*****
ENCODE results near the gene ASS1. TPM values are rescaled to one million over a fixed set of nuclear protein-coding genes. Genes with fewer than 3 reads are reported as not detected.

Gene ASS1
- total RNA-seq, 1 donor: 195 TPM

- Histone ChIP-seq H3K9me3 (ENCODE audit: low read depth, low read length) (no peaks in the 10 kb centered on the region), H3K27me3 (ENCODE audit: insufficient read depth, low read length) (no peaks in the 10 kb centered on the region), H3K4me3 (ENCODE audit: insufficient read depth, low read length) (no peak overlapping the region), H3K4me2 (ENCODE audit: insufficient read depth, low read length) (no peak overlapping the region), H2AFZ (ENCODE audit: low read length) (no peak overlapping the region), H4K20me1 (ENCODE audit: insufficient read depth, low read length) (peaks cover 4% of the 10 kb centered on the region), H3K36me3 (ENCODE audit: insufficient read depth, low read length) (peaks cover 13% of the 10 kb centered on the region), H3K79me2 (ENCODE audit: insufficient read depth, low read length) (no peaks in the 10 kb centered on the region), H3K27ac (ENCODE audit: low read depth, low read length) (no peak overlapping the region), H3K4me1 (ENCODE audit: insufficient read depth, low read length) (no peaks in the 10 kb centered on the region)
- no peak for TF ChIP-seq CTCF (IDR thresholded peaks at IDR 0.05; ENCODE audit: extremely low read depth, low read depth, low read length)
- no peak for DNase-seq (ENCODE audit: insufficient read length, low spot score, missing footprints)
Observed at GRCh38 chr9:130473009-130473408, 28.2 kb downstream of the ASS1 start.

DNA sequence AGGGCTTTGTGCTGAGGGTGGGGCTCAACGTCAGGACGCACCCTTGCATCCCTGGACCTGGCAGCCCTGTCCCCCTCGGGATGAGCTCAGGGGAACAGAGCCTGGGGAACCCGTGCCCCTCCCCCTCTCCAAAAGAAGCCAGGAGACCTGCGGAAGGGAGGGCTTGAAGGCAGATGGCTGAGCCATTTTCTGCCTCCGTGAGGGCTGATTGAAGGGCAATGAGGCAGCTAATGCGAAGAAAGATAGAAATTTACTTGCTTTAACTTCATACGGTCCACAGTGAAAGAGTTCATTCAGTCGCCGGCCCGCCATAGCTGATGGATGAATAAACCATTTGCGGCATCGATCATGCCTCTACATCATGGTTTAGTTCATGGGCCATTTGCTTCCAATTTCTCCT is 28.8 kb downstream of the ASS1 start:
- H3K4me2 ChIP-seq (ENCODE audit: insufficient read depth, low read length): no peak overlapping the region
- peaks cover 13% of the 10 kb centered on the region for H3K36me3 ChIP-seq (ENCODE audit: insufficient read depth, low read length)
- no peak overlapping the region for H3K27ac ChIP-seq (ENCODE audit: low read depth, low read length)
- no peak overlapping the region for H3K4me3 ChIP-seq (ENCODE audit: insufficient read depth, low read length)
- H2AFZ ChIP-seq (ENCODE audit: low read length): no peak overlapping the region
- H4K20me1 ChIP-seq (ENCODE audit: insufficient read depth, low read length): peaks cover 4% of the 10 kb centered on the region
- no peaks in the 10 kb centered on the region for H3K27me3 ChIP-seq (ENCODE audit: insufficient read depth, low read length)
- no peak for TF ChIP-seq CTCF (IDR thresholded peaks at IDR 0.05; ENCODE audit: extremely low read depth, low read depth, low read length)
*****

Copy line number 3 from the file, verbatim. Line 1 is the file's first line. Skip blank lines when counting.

- total RNA-seq, 1 donor: 195 TPM